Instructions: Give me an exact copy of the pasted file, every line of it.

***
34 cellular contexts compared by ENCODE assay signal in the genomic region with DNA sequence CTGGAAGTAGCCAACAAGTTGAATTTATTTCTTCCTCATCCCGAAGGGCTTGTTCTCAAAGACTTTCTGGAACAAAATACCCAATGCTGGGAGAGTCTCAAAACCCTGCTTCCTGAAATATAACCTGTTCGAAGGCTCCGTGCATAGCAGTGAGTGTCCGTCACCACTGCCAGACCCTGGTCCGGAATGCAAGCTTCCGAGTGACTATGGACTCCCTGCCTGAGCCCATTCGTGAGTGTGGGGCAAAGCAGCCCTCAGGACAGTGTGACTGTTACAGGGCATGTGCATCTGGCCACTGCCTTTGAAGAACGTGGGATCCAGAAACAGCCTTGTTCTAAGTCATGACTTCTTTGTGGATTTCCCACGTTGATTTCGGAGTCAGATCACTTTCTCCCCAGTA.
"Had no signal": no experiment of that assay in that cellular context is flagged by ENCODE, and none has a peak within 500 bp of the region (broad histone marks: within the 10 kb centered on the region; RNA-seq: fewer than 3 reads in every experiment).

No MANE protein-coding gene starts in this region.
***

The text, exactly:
34 cellular contexts compared by ENCODE assay signal in the genomic region with DNA sequence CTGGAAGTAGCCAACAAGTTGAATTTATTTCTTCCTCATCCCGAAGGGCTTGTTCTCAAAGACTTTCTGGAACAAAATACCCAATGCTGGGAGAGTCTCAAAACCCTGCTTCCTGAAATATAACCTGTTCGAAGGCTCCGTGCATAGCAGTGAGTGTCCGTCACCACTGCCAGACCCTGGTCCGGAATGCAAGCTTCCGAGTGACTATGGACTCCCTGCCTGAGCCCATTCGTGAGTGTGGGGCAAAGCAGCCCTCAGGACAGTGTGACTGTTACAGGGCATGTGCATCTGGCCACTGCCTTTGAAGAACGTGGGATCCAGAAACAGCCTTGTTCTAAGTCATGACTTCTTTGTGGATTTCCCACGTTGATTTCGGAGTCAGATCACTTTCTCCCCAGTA.
"Had no signal": no experiment of that assay in that cellular context is flagged by ENCODE, and none has a peak within 500 bp of the region (broad histone marks: within the 10 kb centered on the region; RNA-seq: fewer than 3 reads in every experiment).

No MANE protein-coding gene starts in this region.